Gladys Blake: Talked for 20 Years, Then Shut Up

Gladys Blake (Gladys Timmons, 1910-1983) was a Hollywood supporting player who most often found work as comic relief playing talkative, gossipy friends.

Orphaned shortly after her birth, Blake was raised by two aunts in Virginia and Maryland. At 14 she ran away to go into show business. She performed with stock companies and circuses, but within a couple of years she met Lee Gresham with whom she formed the vaudeville act Gresham and Blake. The pair were later married.

Judging by her usual screen character, I get the sense that Gresham and Blake was a “Dumb Dora” crosstalk act in the mold of Burns and Allen and Block and Sully. As a team, Gresham and Blake were performing in nightclubs as late as 1937. And they were definitely a Big Time act. It was while performing at the Orpheum in Los Angeles that Blake was spotted by movie scouts and began to get screen work. Her first three films were Mack Sennett shorts in 1933: Don’t Play Bridge With Your Wife, The Plumber and the Lady and The Rummy. Later comedy shorts included Air Fright (1933) with Thelma Todd and Patsy Kelly, and Love in September (1936) with Jackie Coogan. 

I Have Lived (1933) was Blake’s first feature. Her early career was sort of all over the place, big roles, small roles, bit parts, shorts and features all at the same time. She is already fifth billed in Rainbow Over Broadway (1933). Her most notable films include You Can’t Take It With You (1938); The Women (1939); Broadway Melody of 1940; the recurring role of “Maisie’ in the Dr. Kildare films (1940-41); Woman of the Year (1942); Ship Ahoy (1942) and The Yellow Cab Man (1950) with Red Skelton; the Abbott and Costello films Who Done It? (1942), In Society (1943), and The Naughty Nineties (1945); Laurel and Hardy’s Jitterbugs (1943); Star Spangled Rhythm (1943); the Claude Rains remake of Phantom of the Opera (1943); The More the Merrier (1943); Scared to Death (1947) with Bela Lugosi; The Time of Your Life (1948); On the Town (1949); Cecil B. DeMille’s The Greatest Show on Earth (1952); and her last This Woman is Dangerous (1952). There are nearly 100 other credits in addition to these.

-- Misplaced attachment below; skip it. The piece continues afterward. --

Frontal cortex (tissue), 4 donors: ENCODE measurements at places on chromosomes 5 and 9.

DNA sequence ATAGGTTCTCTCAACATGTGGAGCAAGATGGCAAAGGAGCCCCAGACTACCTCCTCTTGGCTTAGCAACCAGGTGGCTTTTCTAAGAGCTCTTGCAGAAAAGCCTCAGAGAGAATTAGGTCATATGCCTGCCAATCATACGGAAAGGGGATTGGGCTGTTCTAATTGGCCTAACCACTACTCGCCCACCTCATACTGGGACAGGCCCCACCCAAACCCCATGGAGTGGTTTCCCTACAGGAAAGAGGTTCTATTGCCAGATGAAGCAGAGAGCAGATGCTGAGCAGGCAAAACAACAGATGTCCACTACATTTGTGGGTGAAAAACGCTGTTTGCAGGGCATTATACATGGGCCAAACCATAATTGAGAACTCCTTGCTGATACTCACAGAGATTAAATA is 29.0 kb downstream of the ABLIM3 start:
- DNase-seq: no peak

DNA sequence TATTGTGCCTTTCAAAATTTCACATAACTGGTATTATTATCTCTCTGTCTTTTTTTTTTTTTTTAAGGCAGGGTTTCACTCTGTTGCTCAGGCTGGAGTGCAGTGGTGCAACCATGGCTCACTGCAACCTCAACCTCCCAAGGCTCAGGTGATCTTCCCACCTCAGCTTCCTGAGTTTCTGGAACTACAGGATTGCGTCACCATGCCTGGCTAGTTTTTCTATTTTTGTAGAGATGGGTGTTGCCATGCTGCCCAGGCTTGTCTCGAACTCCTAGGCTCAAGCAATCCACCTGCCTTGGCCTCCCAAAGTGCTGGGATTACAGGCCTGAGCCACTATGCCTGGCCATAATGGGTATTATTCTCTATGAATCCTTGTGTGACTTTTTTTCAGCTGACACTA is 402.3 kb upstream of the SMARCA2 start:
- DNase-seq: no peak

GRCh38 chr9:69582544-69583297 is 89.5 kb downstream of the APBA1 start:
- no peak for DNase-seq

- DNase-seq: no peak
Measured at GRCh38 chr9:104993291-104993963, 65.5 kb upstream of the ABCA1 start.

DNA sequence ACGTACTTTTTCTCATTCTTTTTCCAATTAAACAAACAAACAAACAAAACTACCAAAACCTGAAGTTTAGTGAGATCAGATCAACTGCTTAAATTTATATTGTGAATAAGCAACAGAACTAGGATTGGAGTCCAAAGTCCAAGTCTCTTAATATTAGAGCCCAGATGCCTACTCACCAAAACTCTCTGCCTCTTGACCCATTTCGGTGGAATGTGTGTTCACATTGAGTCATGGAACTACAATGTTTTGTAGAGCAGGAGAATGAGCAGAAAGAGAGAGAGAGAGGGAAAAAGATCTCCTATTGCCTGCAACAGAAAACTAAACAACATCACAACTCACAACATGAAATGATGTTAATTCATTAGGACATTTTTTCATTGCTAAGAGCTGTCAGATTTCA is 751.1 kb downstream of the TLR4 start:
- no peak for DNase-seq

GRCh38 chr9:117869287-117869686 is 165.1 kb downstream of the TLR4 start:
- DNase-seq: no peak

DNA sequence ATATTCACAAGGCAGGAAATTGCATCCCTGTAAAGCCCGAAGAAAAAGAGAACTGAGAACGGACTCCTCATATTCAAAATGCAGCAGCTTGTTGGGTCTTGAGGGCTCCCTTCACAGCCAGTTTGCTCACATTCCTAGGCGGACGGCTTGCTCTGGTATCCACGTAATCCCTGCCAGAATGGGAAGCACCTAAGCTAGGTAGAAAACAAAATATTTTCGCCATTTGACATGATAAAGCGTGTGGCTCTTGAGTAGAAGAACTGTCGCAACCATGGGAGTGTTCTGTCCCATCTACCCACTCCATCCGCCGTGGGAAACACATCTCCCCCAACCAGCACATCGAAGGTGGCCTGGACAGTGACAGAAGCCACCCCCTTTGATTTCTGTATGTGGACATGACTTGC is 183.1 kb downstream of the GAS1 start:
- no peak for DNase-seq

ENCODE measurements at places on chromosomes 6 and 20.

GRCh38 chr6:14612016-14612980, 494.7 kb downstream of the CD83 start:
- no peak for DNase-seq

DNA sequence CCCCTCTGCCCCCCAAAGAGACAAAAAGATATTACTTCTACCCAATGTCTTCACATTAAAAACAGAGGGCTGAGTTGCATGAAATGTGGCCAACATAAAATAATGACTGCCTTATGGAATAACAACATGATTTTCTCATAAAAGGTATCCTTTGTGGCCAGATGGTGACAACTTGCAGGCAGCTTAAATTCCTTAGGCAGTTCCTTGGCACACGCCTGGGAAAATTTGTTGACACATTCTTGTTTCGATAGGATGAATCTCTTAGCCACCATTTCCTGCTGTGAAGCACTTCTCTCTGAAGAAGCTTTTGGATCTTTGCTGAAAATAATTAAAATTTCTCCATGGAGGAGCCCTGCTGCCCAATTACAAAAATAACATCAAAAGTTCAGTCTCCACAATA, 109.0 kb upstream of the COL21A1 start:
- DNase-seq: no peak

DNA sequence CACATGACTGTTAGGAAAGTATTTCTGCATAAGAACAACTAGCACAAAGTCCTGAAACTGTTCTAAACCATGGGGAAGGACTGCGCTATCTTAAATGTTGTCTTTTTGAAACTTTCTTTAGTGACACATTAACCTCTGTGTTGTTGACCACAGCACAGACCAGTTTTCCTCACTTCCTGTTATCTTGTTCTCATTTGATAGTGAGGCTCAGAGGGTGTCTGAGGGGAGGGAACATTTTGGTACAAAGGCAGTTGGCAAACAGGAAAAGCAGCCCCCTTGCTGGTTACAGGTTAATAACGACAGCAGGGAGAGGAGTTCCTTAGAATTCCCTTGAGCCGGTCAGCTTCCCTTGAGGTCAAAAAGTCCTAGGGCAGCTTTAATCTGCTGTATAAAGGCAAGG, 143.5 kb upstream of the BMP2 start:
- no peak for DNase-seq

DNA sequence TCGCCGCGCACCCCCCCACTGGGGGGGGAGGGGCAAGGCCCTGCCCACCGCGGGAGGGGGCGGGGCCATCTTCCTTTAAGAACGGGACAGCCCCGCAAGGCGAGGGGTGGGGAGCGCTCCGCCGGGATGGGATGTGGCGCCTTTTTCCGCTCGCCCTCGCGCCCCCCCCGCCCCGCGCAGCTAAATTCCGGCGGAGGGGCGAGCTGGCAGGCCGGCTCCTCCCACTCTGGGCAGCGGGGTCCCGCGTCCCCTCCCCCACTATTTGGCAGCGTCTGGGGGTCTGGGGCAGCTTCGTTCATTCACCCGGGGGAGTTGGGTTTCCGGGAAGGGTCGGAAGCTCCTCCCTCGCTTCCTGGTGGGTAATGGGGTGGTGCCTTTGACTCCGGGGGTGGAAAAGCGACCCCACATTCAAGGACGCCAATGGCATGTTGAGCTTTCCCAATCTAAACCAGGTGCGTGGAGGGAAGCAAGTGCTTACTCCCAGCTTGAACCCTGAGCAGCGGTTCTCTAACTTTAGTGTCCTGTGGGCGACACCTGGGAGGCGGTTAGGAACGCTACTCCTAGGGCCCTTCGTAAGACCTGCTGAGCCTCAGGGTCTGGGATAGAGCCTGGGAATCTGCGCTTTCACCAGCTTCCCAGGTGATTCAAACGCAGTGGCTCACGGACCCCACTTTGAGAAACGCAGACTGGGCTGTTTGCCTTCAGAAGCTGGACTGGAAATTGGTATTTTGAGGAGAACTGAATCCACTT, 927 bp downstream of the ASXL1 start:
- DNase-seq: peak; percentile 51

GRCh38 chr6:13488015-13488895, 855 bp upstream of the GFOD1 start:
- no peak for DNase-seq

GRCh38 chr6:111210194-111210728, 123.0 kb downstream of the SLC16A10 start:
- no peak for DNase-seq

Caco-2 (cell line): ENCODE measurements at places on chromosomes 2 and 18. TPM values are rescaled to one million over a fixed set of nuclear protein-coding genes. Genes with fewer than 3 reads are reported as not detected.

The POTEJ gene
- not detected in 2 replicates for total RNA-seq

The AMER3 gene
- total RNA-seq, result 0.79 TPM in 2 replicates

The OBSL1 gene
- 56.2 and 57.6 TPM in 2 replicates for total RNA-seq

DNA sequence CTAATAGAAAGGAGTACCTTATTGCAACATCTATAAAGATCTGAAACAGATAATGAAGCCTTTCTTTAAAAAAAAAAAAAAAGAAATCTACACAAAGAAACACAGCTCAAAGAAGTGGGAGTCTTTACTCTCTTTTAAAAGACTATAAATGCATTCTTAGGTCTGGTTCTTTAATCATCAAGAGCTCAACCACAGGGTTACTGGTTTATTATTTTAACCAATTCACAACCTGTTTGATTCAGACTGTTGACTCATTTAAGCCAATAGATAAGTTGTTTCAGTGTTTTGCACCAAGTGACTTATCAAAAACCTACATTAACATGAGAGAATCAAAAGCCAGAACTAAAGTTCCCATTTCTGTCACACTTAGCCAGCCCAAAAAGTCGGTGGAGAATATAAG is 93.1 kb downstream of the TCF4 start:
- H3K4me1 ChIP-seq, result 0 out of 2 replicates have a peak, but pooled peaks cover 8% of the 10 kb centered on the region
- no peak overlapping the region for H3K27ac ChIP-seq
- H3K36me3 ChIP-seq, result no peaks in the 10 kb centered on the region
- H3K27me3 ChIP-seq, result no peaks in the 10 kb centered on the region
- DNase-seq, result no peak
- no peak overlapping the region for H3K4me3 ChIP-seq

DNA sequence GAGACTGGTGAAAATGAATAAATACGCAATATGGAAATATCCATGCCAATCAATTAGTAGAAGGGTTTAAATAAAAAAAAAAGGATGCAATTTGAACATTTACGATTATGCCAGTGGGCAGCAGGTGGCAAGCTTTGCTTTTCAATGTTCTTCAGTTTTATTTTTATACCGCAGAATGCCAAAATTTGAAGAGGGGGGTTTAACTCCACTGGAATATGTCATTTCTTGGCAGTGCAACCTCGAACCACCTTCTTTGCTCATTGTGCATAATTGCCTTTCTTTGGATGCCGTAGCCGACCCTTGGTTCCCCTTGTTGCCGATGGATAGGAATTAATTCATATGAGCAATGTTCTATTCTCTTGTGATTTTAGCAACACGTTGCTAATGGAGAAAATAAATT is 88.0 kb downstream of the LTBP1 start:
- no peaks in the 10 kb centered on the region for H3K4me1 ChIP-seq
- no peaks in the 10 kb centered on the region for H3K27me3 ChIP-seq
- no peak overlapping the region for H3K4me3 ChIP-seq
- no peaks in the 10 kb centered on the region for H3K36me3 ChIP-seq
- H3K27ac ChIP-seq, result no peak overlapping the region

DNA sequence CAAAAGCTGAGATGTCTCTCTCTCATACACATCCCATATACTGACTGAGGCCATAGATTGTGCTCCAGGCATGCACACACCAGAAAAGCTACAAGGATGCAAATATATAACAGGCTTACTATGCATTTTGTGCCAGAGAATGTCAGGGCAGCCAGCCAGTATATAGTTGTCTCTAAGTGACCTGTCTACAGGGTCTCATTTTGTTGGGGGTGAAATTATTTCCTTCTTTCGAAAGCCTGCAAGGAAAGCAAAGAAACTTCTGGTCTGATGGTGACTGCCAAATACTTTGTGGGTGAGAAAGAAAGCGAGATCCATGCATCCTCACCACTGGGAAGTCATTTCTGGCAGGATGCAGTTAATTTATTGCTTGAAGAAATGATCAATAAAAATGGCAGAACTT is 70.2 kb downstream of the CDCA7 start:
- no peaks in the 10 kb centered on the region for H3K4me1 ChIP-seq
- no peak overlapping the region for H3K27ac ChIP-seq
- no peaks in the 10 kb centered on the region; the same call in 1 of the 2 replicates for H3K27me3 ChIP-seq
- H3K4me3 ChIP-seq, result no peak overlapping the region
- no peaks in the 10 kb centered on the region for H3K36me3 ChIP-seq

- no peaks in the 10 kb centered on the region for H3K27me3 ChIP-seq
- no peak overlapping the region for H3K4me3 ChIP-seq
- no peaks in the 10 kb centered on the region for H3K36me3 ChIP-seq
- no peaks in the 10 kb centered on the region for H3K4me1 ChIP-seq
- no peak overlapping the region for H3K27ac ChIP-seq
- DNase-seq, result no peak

Blake’s early retirement (age 42) is a little mysterious. She may have gotten discouraged by the fact that she was working mostly as an uncredited extra at that time, where in the early years in films like Racing Blood (1936) she had gotten as high as third-billed. Oddly she seems never to tried television, a natural next step, and a godsend for work for many established performers of her generation. As it happened, she would live another three decades out of the limelight.

To find out more about  the history of vaudeville, and performers like Gladys Blakeconsult No Applause, Just Throw Money: The Book That Made Vaudeville Famous

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